Turner had been no stranger to cataloguing nightlife and romantic travails, but reviewers regularly noted a bugged-out, anxious tone to the wee-hours musings across the album — the interpretation of AM as a timestamp clearly denoting the bleary final hours of the night, not a wholesome early awakening for sunrise. There are trysts and one-night stands; at the time, one SPIN interview drew a parallel between tracks “Why’d You Only Call Me When Your High?” and the sad hookup Drake of Take Care. Though he was still only in his late twenties, 10 years in the game had made Turner a bit world-weary: “No. 1 Party Anthem” was the sort of ragged inversion of past hedonistic glories that sounded like an aimless solo walk home as dawn threatens the horizon.
Many of AM’s rockers followed similar formulae. You had a few breakneck moments like “R U Mine?” but otherwise tracks like “Arabella” and “One For The Road” balanced seductive, pinprick guitar verses with heaving choruses. While Turner was already lionized for his sharp songwriting chops, he came armed to the teeth for AM. Songs like “Knee Socks” were little magic tricks, seamlessly gliding from one unshakable melody into another that you’d never, ever be able to get out of your head. “Do I Wanna Know?” was the perfect opener: building just a bit of drama, introducing the album’s tropes, giving you one of its biggest songs before just hitting you, over and over, with endless hooks.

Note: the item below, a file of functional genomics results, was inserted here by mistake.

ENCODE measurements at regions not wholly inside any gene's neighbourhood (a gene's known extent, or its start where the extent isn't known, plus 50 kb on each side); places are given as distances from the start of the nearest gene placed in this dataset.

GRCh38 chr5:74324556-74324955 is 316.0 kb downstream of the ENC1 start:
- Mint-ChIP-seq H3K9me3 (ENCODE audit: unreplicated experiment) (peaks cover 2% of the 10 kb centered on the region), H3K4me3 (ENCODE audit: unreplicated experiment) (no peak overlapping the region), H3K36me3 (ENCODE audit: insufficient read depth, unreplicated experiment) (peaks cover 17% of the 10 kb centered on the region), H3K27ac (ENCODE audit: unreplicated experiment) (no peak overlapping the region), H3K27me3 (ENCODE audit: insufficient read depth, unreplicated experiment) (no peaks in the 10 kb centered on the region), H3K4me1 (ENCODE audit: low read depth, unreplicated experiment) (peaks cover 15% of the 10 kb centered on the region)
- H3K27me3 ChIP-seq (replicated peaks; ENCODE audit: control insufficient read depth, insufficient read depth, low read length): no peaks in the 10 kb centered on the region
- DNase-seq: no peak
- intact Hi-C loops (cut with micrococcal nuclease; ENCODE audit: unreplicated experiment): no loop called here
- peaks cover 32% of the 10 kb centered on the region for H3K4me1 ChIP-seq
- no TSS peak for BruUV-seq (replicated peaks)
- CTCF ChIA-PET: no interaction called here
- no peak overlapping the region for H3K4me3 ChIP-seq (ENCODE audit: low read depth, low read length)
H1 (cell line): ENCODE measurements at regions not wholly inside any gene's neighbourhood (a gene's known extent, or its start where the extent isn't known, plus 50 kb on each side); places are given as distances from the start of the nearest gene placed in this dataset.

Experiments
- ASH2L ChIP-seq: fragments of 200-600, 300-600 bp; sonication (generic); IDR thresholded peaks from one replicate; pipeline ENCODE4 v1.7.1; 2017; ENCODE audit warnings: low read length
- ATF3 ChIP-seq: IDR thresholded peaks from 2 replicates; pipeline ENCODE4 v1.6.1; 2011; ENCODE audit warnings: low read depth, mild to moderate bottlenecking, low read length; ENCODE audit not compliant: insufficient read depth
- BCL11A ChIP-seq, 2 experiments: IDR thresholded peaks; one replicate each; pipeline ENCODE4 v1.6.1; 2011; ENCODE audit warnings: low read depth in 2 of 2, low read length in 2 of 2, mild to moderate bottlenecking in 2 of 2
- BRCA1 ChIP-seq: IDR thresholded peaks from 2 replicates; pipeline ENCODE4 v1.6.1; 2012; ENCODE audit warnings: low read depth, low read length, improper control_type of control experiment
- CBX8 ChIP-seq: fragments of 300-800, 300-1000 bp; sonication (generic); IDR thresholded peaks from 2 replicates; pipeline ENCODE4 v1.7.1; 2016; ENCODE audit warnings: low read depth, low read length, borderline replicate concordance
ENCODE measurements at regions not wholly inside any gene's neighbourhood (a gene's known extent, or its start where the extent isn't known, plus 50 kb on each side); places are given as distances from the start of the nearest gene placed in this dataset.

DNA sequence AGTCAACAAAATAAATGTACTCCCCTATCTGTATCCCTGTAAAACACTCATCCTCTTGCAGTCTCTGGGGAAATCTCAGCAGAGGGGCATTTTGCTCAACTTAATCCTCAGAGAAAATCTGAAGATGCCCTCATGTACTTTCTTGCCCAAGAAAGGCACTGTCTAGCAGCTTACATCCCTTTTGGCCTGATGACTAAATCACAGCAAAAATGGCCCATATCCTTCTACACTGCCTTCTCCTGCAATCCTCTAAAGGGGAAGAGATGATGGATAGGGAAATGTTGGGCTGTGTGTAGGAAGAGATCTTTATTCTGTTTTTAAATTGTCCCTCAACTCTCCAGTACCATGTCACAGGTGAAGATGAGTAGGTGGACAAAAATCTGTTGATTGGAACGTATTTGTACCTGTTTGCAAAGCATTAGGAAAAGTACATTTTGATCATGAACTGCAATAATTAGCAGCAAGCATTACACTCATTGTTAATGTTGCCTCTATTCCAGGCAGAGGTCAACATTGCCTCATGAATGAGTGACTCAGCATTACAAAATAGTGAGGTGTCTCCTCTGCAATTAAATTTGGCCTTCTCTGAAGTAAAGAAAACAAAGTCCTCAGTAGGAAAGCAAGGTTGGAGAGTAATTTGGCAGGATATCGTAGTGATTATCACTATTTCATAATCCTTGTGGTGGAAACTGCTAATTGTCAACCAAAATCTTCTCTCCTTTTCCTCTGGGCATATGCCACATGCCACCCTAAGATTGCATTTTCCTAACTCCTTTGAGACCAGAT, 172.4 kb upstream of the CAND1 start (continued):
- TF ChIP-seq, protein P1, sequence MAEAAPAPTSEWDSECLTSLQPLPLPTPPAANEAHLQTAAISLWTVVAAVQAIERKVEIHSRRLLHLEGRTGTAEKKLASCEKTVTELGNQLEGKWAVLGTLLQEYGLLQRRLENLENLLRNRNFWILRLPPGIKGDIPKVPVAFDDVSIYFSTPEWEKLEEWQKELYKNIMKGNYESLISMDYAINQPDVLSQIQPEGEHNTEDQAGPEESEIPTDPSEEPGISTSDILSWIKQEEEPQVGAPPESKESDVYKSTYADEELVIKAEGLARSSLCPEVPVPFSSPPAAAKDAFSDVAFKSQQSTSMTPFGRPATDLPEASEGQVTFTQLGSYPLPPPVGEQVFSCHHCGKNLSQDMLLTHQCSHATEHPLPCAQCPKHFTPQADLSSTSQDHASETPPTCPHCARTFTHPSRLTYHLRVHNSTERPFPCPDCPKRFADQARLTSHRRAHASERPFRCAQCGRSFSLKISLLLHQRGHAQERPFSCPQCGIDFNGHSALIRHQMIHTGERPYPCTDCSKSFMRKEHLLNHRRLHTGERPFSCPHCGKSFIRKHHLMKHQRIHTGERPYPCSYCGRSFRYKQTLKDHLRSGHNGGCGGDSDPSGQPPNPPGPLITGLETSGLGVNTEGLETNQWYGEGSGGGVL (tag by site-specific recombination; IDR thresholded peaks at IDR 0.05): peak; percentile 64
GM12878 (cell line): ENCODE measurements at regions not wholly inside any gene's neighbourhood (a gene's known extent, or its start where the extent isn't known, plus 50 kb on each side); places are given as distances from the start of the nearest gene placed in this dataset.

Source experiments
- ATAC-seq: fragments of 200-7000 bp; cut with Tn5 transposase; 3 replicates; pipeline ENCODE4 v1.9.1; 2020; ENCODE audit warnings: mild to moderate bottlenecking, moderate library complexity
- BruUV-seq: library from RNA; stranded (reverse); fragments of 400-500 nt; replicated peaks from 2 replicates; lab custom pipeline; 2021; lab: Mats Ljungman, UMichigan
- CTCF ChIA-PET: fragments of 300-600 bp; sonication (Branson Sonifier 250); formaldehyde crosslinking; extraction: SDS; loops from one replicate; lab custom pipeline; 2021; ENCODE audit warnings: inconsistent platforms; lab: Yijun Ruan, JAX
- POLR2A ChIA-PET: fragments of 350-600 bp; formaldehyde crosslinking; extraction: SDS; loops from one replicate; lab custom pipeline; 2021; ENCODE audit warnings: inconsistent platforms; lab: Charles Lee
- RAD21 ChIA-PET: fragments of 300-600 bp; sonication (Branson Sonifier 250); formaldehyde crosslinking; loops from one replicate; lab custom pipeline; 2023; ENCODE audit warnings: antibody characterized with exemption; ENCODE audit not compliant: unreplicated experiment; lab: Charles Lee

While Arctic Monkeys had significant notoriety in America before AM, they also talked about how their endless touring there seemed to finally put them on the brink of something greater. They knew they had the chance to break here in a different way. So after a certain level of indie fame, they became true rock stars Stateside. Those AM singles had a kind of ubiquity: They weren’t actual radio hits but just seemed to be everywhere in the atmosphere. Just as early singles shared via MySpace spurred the Monkeys’ early days hype in England, so too did the Tumblr era introduce them to a new generation of listeners. It probably helped that their signifiers were less idiosyncratically British. Ahead of AM, you could catch an NME article wringing hands over whether the Monkeys had lost touch with their roots. Maybe they did. They were no longer just an important British band. They toured AM heavily, the songs lingered and never got old, and they became one of the rare truly massive rock bands of their generation.